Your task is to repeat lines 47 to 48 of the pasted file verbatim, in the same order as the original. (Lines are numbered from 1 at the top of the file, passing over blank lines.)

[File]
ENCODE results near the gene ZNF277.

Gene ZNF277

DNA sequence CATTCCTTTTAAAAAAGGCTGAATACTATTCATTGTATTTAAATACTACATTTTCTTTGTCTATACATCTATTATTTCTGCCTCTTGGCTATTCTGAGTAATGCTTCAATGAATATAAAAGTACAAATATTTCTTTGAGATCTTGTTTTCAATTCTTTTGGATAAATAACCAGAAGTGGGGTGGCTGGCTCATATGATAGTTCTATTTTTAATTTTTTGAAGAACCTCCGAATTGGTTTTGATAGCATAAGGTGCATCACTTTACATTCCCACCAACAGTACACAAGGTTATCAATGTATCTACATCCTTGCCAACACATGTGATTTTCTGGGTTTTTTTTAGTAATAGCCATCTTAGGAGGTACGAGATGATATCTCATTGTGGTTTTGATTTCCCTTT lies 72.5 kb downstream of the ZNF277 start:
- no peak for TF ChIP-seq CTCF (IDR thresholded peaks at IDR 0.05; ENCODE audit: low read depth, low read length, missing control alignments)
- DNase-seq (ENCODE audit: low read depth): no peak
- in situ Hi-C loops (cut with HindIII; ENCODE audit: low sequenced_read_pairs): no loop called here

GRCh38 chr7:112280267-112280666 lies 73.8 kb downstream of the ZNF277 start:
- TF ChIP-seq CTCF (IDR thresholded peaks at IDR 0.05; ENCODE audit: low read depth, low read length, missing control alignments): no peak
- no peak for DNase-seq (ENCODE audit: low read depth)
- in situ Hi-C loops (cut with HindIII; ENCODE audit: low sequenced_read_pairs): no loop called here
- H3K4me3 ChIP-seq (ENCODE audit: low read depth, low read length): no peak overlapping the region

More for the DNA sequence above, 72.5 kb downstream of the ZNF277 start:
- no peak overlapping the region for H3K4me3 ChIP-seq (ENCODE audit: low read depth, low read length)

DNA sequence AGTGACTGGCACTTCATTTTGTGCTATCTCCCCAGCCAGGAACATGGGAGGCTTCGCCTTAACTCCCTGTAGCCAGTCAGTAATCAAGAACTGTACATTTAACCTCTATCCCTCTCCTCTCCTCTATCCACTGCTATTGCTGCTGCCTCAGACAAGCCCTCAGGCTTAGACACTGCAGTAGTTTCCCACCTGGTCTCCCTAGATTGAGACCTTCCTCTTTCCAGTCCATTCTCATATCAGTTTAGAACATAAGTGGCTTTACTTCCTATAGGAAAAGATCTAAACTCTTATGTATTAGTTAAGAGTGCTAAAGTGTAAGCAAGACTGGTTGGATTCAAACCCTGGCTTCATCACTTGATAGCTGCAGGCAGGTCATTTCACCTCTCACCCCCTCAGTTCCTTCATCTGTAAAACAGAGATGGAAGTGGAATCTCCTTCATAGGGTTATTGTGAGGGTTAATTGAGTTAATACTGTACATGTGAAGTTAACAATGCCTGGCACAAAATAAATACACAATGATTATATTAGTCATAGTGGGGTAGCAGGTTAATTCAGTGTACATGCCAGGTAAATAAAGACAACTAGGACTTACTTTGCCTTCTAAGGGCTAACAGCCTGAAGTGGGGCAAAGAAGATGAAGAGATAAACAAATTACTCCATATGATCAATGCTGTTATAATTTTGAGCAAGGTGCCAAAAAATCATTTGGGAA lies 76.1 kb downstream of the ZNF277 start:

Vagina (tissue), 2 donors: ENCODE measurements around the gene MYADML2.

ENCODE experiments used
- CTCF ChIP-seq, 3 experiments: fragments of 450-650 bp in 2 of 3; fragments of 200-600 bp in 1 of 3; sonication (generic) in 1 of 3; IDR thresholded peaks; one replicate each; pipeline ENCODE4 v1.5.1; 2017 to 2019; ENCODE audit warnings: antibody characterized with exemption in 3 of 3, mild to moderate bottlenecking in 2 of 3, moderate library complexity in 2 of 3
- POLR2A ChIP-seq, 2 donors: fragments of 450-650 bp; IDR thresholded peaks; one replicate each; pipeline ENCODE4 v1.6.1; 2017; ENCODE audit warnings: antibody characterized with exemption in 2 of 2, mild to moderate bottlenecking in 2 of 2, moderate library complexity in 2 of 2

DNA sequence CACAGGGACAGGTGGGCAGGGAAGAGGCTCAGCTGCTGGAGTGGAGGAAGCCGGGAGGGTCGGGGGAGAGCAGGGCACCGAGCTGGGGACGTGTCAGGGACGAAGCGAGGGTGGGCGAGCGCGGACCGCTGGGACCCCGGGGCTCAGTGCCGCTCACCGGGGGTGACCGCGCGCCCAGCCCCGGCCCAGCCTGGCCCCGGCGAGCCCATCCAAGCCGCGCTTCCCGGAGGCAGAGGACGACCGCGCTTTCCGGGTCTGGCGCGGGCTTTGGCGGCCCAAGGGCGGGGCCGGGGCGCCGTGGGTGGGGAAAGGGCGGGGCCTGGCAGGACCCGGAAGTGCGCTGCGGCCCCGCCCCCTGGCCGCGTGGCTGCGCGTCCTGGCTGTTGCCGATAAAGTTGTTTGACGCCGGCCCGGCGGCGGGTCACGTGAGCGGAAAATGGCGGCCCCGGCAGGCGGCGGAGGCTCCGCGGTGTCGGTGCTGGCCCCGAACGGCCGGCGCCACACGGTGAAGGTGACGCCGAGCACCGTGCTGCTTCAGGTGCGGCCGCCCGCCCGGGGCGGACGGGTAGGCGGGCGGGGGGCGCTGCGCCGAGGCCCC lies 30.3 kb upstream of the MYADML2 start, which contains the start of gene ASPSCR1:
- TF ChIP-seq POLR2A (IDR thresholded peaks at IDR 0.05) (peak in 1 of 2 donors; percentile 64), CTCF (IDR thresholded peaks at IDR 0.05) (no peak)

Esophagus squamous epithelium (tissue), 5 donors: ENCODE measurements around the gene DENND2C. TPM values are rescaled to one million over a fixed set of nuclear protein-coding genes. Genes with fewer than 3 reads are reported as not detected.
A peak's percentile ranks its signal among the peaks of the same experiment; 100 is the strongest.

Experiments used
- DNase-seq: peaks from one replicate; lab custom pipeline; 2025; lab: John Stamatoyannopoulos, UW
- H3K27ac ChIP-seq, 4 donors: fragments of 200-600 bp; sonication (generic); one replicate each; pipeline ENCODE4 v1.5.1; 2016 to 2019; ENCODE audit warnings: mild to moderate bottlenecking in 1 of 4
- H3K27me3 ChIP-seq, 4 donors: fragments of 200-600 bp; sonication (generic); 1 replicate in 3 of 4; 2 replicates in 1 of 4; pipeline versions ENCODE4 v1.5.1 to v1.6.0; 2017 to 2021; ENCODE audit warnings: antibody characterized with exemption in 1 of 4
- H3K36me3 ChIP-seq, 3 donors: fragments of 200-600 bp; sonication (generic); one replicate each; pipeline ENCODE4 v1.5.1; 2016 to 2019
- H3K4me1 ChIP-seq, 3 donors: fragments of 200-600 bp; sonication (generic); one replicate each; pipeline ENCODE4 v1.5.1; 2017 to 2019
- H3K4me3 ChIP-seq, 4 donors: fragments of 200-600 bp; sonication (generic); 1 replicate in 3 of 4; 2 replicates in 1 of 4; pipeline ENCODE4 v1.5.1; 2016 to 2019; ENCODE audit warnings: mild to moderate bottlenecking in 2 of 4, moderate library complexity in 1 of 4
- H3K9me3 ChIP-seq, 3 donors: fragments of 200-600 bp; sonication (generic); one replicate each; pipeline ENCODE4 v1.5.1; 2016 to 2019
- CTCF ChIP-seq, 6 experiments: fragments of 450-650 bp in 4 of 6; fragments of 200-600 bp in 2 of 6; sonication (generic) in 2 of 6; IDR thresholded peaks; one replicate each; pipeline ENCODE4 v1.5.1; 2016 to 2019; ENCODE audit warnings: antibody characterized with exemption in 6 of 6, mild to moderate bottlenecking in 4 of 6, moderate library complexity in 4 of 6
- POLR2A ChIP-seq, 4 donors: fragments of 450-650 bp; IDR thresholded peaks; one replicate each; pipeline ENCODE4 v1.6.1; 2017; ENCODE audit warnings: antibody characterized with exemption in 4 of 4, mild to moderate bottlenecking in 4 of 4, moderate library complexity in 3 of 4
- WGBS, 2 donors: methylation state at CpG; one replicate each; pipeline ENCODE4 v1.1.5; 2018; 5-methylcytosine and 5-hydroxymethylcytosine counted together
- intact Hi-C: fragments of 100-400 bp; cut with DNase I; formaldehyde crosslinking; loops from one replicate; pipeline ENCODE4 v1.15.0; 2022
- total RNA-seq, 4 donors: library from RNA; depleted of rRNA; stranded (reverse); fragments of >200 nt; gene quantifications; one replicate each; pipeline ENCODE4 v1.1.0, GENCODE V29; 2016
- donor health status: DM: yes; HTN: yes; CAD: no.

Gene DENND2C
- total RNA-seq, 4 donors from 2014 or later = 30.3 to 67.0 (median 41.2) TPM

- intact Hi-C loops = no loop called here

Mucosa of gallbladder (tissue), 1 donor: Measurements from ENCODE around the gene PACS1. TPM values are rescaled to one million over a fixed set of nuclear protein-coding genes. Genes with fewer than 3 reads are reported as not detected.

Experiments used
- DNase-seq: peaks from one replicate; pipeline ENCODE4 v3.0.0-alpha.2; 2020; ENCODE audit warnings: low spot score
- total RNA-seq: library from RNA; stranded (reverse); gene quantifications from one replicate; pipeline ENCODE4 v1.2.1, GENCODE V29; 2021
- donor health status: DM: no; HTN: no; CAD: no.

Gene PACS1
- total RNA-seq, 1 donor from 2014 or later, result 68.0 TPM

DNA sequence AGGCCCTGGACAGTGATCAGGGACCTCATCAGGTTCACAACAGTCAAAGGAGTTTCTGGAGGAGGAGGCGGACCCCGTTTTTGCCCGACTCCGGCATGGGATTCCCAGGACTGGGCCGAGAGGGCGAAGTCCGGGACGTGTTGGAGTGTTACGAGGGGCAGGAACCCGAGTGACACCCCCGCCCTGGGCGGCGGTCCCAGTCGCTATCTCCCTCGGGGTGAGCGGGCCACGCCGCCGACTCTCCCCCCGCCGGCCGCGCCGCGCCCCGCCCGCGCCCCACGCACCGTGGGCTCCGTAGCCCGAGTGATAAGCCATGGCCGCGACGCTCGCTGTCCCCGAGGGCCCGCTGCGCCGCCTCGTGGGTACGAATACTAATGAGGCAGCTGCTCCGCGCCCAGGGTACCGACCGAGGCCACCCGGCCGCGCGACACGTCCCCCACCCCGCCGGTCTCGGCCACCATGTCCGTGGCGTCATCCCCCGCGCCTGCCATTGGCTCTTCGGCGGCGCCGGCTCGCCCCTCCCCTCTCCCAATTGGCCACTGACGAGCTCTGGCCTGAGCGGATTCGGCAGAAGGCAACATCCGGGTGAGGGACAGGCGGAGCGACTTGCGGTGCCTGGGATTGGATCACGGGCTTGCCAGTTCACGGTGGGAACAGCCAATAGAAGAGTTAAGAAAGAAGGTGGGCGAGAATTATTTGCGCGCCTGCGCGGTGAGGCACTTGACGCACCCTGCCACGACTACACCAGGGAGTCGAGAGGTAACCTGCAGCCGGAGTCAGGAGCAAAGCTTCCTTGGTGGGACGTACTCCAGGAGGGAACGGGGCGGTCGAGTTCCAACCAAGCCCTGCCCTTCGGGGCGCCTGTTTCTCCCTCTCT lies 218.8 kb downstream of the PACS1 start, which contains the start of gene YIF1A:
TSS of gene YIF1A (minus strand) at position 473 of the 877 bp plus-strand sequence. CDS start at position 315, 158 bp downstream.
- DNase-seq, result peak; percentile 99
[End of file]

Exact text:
DNA sequence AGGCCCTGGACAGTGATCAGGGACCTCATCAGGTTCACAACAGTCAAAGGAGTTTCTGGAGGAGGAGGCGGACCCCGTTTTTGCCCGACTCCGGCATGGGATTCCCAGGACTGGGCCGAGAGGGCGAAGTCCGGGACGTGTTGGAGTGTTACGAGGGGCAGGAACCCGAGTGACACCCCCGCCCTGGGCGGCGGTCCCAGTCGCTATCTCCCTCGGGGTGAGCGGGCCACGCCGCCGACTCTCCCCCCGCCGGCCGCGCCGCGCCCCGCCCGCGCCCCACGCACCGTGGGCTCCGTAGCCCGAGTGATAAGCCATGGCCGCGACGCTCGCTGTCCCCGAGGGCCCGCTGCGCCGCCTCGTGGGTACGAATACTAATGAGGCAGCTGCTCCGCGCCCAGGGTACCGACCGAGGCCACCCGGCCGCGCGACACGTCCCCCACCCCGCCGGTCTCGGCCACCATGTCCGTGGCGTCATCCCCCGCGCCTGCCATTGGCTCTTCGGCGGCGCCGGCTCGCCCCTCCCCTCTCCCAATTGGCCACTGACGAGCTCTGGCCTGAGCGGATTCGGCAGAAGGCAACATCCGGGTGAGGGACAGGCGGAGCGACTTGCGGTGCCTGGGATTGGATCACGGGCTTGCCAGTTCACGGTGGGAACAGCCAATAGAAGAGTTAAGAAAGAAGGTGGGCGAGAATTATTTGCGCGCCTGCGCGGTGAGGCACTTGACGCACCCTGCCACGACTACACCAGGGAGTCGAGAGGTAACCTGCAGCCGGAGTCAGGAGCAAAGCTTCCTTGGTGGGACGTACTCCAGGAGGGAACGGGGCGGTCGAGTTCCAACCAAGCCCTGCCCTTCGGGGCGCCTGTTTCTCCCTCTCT lies 218.8 kb downstream of the PACS1 start, which contains the start of gene YIF1A:
TSS of gene YIF1A (minus strand) at position 473 of the 877 bp plus-strand sequence. CDS start at position 315, 158 bp downstream.